- Author: Launa Herrmann
This past spring, while watering an Ash tree (Fraxinus) I planted in a small side yard several years back, I almost stepped on a Solanum lycopersicum. This tomato had sprouted next to an outdoor rocking chair that sat on a narrow gravel-covered strip of soil that was wedged between a small patch of concrete and the fence.
Over the weeks, as I watched the plant stretch upward and vine outward, this unexpected volunteer won my heart. I couldn’t bear to pull it up. So I did what bleeding heart gardeners do when stuck between rocks and hard places. I pounded in a stake to secure the tomato plant’s voluminous growth and draped its vines across the lap of the chair. When the concrete was no longer passable, I lifted the fruit-filled stems atop two plastic storage bins.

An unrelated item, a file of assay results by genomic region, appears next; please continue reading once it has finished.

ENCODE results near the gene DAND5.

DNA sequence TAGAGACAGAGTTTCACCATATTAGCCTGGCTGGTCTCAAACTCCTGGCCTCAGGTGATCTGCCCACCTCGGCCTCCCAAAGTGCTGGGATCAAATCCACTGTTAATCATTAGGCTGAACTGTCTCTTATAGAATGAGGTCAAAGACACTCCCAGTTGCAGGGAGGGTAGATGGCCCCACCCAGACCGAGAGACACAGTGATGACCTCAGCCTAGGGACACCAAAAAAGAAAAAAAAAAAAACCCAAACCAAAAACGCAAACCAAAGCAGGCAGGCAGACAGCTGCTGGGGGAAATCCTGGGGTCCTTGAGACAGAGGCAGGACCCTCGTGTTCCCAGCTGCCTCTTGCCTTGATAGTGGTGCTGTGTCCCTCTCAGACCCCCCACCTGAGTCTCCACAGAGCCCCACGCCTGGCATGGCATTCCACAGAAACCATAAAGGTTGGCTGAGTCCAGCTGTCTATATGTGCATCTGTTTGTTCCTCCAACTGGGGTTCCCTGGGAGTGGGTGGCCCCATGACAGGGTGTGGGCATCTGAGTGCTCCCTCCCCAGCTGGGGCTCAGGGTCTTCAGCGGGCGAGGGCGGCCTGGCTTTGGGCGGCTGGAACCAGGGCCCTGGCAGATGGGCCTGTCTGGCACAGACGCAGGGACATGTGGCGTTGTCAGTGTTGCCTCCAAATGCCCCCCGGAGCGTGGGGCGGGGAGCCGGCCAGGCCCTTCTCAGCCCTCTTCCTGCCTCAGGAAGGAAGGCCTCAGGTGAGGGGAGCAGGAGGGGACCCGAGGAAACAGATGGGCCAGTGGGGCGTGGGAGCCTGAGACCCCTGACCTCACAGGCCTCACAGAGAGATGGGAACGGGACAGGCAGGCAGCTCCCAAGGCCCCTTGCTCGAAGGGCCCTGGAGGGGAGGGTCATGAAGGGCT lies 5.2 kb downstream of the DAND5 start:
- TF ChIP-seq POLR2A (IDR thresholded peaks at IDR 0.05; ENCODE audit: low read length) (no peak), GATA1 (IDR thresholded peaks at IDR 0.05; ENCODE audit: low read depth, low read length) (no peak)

During my research into why this super star of my side yard is outperforming every tomato I ever planted in my entire life, I realize its success is mostly due to the soil, which was fallow for years, despite being gravel-covered clay. But I also learned that volunteer plants can increase nematode populations. Guess what? I can’t even reach the roots to inspect them for root knot nematodes (See UC ANR Publication 3470, Tomato nematodes).
Then I wondered if my volunteer is a disease resistant variety? I don’t know. All I know is what I see. Foliage over 6 feet tall and 6 feet wide and growing by the day. No evidence of chlorosis virus, spotted wilt or yellow leaf curl. No verticillium wilt or Mosaic virus — YET.
So . . . as I reap this year’s harvest, I envision next year’s volunteer — large, lush, lovely, drooping with pick-ready vine-ripe tomatoes. But I know super stars don’t last and reality gardening seldom measures up to the plot of dreams.